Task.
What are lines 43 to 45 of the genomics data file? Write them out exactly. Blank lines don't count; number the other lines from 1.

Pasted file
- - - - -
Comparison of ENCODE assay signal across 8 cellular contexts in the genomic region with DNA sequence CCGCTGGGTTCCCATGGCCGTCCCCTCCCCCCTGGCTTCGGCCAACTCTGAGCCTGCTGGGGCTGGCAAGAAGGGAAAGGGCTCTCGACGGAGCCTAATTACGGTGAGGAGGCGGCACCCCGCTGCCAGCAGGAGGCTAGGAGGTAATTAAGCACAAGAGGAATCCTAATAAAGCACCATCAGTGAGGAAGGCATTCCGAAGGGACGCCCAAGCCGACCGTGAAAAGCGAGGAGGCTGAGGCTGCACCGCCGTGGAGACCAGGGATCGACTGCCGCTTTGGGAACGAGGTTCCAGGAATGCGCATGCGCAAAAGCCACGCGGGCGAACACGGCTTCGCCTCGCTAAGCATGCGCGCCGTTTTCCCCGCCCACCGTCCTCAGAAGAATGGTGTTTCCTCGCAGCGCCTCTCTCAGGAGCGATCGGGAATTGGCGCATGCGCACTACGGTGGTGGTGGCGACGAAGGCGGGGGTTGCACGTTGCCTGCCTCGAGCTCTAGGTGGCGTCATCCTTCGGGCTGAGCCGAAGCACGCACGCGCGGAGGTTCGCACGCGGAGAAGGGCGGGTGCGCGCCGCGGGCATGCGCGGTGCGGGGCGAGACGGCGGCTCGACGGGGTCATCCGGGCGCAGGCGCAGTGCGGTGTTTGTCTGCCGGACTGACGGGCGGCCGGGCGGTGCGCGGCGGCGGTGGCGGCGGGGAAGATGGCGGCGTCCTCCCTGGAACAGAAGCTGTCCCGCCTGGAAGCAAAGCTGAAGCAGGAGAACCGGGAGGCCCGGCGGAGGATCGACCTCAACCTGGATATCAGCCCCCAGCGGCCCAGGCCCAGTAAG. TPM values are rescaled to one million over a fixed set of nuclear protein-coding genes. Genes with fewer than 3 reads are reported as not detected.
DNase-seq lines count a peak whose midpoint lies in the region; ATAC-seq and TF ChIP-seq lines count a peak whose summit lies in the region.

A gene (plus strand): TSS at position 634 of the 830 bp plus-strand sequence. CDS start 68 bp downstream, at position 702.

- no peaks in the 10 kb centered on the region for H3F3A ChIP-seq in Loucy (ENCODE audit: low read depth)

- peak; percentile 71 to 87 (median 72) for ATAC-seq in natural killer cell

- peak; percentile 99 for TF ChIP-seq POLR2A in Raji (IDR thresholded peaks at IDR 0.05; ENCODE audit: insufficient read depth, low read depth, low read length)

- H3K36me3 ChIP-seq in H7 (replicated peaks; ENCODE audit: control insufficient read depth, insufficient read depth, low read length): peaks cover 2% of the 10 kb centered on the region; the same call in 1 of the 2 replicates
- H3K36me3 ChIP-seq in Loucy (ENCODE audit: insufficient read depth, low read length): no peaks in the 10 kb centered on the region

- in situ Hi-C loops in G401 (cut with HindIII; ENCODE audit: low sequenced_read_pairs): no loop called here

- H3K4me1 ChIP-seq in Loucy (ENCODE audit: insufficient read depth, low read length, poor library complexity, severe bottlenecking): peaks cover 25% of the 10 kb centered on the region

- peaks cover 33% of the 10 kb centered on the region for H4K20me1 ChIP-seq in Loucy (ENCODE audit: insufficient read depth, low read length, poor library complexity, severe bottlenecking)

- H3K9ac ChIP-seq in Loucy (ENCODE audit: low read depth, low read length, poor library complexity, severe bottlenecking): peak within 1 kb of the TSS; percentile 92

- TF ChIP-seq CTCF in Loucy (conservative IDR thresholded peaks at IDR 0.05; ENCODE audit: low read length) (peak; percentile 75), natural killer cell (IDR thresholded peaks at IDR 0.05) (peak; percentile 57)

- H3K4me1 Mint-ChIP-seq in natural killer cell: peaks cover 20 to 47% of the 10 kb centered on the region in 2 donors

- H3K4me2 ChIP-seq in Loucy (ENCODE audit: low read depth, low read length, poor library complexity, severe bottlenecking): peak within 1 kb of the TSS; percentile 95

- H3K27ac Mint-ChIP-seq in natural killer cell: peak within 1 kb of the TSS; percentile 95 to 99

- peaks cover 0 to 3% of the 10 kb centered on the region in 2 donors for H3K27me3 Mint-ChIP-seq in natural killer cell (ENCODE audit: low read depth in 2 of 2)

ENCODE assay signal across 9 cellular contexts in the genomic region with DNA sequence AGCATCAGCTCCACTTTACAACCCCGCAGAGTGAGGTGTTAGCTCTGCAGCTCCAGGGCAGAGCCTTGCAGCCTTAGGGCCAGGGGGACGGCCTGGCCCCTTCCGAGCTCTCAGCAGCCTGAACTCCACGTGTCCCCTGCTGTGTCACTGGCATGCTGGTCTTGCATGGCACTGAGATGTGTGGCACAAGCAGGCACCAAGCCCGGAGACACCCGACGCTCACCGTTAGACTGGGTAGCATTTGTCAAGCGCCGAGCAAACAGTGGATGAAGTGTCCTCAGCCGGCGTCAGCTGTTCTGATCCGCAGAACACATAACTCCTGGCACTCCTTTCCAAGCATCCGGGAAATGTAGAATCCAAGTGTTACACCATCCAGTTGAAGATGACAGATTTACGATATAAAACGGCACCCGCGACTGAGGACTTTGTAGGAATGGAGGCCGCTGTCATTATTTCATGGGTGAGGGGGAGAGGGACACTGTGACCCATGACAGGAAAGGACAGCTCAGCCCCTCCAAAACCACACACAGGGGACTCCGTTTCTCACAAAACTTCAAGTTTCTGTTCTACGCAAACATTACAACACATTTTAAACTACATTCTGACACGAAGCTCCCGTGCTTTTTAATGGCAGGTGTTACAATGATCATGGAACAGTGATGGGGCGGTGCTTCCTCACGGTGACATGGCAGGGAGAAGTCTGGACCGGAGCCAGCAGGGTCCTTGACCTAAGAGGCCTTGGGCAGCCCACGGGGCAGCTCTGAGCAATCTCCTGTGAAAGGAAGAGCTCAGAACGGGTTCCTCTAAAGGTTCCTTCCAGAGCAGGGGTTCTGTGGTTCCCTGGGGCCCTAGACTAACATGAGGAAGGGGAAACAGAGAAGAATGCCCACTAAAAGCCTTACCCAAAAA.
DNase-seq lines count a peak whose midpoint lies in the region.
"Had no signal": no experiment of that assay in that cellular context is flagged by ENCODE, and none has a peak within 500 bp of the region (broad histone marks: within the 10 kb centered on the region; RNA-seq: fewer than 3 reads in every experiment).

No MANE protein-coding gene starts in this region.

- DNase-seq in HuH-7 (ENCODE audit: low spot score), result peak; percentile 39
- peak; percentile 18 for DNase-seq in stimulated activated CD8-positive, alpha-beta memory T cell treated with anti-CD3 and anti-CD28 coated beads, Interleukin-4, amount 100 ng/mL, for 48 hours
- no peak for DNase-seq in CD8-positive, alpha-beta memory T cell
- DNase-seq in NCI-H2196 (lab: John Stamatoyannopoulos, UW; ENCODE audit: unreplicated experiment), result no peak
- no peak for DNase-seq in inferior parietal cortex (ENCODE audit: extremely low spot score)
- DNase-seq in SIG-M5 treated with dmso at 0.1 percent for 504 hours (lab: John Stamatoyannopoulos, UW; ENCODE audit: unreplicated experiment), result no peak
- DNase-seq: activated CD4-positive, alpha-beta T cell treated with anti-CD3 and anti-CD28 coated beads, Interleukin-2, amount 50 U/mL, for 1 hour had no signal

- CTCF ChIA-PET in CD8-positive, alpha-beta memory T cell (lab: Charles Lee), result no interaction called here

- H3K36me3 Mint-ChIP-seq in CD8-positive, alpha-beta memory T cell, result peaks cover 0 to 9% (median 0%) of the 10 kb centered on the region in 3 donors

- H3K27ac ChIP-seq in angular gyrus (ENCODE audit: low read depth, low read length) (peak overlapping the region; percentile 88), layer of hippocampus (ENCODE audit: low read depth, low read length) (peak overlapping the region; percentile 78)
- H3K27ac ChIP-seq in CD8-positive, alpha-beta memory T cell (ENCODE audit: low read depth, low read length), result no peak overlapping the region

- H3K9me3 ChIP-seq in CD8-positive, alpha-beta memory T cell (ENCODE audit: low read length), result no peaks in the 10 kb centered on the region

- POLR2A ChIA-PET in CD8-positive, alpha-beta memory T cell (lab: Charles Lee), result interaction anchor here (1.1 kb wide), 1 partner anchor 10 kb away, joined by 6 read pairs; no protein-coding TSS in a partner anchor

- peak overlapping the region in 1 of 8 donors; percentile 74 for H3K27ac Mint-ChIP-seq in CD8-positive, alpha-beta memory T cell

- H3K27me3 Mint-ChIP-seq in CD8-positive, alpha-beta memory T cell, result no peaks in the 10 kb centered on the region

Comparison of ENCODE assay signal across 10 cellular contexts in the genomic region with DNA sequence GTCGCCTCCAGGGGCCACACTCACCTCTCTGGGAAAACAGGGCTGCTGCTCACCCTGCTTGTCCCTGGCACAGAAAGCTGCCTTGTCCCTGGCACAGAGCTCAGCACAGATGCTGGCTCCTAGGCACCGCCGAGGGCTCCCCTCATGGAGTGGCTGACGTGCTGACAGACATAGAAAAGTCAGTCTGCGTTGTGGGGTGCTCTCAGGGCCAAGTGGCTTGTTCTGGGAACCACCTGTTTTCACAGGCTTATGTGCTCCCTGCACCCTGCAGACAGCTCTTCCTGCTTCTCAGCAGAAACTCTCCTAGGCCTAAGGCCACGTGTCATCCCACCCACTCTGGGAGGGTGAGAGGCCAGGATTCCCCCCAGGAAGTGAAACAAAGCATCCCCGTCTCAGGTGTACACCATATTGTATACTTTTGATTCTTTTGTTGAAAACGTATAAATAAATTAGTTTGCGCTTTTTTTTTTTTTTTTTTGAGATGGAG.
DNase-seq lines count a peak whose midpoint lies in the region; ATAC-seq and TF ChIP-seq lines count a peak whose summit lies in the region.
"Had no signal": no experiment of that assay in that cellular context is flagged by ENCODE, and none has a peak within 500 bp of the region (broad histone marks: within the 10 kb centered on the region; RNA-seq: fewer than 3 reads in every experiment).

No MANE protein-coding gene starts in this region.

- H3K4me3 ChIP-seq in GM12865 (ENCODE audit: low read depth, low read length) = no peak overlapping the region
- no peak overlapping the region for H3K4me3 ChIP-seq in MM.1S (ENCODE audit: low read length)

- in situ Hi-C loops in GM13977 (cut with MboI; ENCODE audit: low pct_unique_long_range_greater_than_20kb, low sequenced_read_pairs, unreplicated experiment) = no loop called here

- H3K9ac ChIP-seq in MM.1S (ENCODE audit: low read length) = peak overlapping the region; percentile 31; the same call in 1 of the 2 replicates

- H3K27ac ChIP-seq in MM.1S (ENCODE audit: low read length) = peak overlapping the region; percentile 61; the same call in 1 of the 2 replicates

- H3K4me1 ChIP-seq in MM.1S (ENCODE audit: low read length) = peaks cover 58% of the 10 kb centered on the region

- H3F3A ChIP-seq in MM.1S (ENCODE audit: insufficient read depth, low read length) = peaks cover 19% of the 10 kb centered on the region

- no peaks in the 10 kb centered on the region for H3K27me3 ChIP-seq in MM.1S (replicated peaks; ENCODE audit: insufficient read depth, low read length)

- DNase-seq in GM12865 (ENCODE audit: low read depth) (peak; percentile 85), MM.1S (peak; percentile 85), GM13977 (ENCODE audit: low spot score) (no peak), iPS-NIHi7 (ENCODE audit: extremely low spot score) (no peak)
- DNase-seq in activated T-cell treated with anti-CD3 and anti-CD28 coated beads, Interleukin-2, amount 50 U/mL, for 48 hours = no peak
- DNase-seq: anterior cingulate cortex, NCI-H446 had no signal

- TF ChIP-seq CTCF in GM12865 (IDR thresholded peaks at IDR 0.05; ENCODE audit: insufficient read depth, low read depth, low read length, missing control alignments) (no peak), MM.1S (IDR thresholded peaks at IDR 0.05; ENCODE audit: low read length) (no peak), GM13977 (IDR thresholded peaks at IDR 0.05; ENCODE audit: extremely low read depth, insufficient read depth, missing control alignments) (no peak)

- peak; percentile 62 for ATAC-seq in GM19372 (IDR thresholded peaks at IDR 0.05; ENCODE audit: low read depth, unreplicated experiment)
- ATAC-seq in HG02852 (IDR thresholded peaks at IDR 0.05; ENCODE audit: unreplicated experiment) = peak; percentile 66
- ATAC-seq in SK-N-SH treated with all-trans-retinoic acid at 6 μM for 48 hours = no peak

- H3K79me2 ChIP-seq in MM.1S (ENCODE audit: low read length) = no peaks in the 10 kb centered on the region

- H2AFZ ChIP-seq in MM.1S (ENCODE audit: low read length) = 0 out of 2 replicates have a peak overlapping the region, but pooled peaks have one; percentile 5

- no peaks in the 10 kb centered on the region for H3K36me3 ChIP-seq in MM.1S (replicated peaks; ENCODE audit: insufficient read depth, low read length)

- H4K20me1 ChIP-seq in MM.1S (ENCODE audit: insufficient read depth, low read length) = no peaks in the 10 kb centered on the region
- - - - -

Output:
- in situ Hi-C loops in GM13977 (cut with MboI; ENCODE audit: low pct_unique_long_range_greater_than_20kb, low sequenced_read_pairs, unreplicated experiment) = no loop called here

- H3K9ac ChIP-seq in MM.1S (ENCODE audit: low read length) = peak overlapping the region; percentile 31; the same call in 1 of the 2 replicates

- H3K27ac ChIP-seq in MM.1S (ENCODE audit: low read length) = peak overlapping the region; percentile 61; the same call in 1 of the 2 replicates